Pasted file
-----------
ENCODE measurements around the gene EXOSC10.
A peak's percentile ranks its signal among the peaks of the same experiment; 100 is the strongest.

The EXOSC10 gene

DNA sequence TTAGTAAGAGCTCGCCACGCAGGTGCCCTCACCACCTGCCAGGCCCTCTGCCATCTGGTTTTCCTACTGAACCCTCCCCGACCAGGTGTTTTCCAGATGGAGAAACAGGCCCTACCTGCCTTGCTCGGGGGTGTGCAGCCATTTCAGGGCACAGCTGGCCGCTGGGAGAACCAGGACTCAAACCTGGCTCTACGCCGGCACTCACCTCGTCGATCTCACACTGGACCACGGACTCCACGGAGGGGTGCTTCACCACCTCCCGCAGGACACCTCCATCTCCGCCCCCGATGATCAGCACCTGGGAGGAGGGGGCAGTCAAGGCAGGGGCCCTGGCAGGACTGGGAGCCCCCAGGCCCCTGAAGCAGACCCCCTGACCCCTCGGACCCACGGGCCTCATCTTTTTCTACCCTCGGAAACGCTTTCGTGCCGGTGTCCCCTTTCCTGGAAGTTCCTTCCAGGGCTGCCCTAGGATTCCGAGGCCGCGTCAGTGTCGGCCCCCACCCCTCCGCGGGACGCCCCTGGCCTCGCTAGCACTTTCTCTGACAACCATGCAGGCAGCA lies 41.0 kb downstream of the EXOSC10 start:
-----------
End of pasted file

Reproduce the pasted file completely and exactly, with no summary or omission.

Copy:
ENCODE measurements around the gene EXOSC10.
A peak's percentile ranks its signal among the peaks of the same experiment; 100 is the strongest.

The EXOSC10 gene

DNA sequence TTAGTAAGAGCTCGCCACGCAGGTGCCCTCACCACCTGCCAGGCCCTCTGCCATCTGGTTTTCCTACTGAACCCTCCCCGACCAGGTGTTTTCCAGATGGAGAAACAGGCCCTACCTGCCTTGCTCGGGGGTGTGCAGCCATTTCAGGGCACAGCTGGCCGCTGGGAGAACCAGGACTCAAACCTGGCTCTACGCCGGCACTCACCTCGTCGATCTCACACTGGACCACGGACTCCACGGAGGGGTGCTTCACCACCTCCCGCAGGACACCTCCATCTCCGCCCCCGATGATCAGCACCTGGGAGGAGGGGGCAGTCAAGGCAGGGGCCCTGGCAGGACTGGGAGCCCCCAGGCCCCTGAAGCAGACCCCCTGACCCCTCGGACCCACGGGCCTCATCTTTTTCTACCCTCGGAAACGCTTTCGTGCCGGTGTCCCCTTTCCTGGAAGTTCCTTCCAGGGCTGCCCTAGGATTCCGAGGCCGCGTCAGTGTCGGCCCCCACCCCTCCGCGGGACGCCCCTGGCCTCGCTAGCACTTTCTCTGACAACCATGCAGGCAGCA lies 41.0 kb downstream of the EXOSC10 start: